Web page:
Incidentally, if you’d like to use the Quest Commandlets, it’s IDENTICAL!

(GET-QADUSER –Identity Joe.Schmoe –Properties MemberOf | Select-Object MemberOf).MemberOf

 

Now would you like this as a function?

here you go!

 

Function global:GET-ADUSERMEMBERSHIP ( $Identity ) {
(GET-ADUSER –Identity $Identity –Properties MemberOf | Select-Object MemberOf).MemberOf
}

 

And you’re ready for dinner.  Plug in the identity any time now!

 

Remember, the Power of Shell is in YOU

Sean
the Energized Tech

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MDT 2010 – How easy it is to change

Just a quick comment on MDT 2010 (Microsoft Deployment Toolkit 2010)

If you haven’t looked into it and still using other more costly imaging technologies, SERIOUSLY look into it.

Changes are a breeze.

My boss looked over at me and said “Kearney, I’m calling you out….”

No, no actually he DIDN’T say that. 

“Make a New Image in MDT 2010 with Windows 7 and Office 2010 to update the corporate image, make it snappy!”

Now we all know what the old methods were like.  Install the O/S.  Install the Apps.  Prep the system with Sysprep or using some imaging Technology from Symatnec or free third Party utils.  Two words for it.

“TIME CONSUMING” and most of all, usually hardware dependant.

MDT 2010, well I barely had to think about it.

I obtained the Windows 7 Media, added it to the system.   I obtained the Office 2010 added IT to the system.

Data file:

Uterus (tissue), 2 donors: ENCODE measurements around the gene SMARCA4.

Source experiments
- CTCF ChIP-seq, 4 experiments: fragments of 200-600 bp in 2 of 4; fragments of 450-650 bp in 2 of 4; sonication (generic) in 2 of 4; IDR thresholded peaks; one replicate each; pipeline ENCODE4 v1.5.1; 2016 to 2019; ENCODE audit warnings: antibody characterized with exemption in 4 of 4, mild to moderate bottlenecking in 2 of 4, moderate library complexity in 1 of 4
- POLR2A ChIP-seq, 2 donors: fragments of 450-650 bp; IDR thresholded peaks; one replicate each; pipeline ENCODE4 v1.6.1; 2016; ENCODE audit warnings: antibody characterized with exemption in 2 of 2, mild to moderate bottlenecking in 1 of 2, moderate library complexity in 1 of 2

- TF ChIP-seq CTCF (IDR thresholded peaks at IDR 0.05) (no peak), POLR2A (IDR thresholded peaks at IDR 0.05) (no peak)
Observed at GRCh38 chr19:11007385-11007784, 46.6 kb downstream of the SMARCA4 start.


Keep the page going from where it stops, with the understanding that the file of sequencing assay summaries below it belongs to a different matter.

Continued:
I customized my selections to use Office 2010 and Windows 7 instead of the older O/S and Office but keep the same base apps.

Then I generated a Media Folder and .ISO file.

Want to guess how long it took?  about 15 minutes, and most of that was generating the folder structure and ISO file.  I’m pushing the estimate a bit high too.  The imaging process (because it’s a clean, proper and mostly automated install) is NOT dependant on Hardware either!

Then I was able to take that VERY Deployment folder and put it onto a bootable USB key, or burn it to DVD.   If I wanted to get really creative?  Add in WDS and have PXE boots from workstations for the install.

The cost?  I’m certain any system this EASY must cost money.   Nope.  Nothing. Nadda.  Just time to download it and the Windows AIK.  The beautiful part is the images aren’t even tied to a single SITE!  As a small Business owner, I remember having to keep alternate images for our clients.  With MDT 2010 I could have been running ONE computer to add in the New Office application or ZIP program to the client image.